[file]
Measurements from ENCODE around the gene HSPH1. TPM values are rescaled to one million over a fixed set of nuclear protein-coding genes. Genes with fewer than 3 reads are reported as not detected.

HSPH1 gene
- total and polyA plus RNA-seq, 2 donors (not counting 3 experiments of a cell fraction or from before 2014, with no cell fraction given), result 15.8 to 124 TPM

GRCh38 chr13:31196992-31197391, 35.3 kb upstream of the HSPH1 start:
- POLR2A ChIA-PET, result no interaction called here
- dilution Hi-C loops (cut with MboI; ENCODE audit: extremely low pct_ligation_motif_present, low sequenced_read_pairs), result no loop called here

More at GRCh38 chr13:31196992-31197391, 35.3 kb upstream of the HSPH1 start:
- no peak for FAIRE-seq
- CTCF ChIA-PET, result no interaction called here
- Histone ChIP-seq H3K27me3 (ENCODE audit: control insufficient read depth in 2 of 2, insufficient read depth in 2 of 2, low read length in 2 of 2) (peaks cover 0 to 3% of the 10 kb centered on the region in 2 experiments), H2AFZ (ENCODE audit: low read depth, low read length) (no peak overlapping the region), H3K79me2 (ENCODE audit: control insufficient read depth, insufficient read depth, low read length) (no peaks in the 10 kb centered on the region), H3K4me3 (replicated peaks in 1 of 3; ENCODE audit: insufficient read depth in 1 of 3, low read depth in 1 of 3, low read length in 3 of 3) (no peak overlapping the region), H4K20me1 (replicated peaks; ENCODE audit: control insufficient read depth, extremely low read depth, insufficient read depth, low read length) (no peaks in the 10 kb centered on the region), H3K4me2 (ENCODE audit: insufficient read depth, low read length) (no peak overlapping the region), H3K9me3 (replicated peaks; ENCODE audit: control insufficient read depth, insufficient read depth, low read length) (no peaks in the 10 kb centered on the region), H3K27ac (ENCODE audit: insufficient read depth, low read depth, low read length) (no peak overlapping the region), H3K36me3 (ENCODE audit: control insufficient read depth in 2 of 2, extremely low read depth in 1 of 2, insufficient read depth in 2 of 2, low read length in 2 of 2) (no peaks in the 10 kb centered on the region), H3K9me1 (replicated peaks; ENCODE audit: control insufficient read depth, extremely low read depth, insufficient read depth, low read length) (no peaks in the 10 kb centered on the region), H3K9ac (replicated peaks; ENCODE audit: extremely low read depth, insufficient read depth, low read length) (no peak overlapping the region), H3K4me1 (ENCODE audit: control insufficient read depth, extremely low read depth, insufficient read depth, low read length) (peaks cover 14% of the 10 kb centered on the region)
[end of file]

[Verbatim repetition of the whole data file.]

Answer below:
Measurements from ENCODE around the gene HSPH1. TPM values are rescaled to one million over a fixed set of nuclear protein-coding genes. Genes with fewer than 3 reads are reported as not detected.

HSPH1 gene
- total and polyA plus RNA-seq, 2 donors (not counting 3 experiments of a cell fraction or from before 2014, with no cell fraction given), result 15.8 to 124 TPM

GRCh38 chr13:31196992-31197391, 35.3 kb upstream of the HSPH1 start:
- POLR2A ChIA-PET, result no interaction called here
- dilution Hi-C loops (cut with MboI; ENCODE audit: extremely low pct_ligation_motif_present, low sequenced_read_pairs), result no loop called here

More at GRCh38 chr13:31196992-31197391, 35.3 kb upstream of the HSPH1 start:
- no peak for FAIRE-seq
- CTCF ChIA-PET, result no interaction called here
- Histone ChIP-seq H3K27me3 (ENCODE audit: control insufficient read depth in 2 of 2, insufficient read depth in 2 of 2, low read length in 2 of 2) (peaks cover 0 to 3% of the 10 kb centered on the region in 2 experiments), H2AFZ (ENCODE audit: low read depth, low read length) (no peak overlapping the region), H3K79me2 (ENCODE audit: control insufficient read depth, insufficient read depth, low read length) (no peaks in the 10 kb centered on the region), H3K4me3 (replicated peaks in 1 of 3; ENCODE audit: insufficient read depth in 1 of 3, low read depth in 1 of 3, low read length in 3 of 3) (no peak overlapping the region), H4K20me1 (replicated peaks; ENCODE audit: control insufficient read depth, extremely low read depth, insufficient read depth, low read length) (no peaks in the 10 kb centered on the region), H3K4me2 (ENCODE audit: insufficient read depth, low read length) (no peak overlapping the region), H3K9me3 (replicated peaks; ENCODE audit: control insufficient read depth, insufficient read depth, low read length) (no peaks in the 10 kb centered on the region), H3K27ac (ENCODE audit: insufficient read depth, low read depth, low read length) (no peak overlapping the region), H3K36me3 (ENCODE audit: control insufficient read depth in 2 of 2, extremely low read depth in 1 of 2, insufficient read depth in 2 of 2, low read length in 2 of 2) (no peaks in the 10 kb centered on the region), H3K9me1 (replicated peaks; ENCODE audit: control insufficient read depth, extremely low read depth, insufficient read depth, low read length) (no peaks in the 10 kb centered on the region), H3K9ac (replicated peaks; ENCODE audit: extremely low read depth, insufficient read depth, low read length) (no peak overlapping the region), H3K4me1 (ENCODE audit: control insufficient read depth, extremely low read depth, insufficient read depth, low read length) (peaks cover 14% of the 10 kb centered on the region)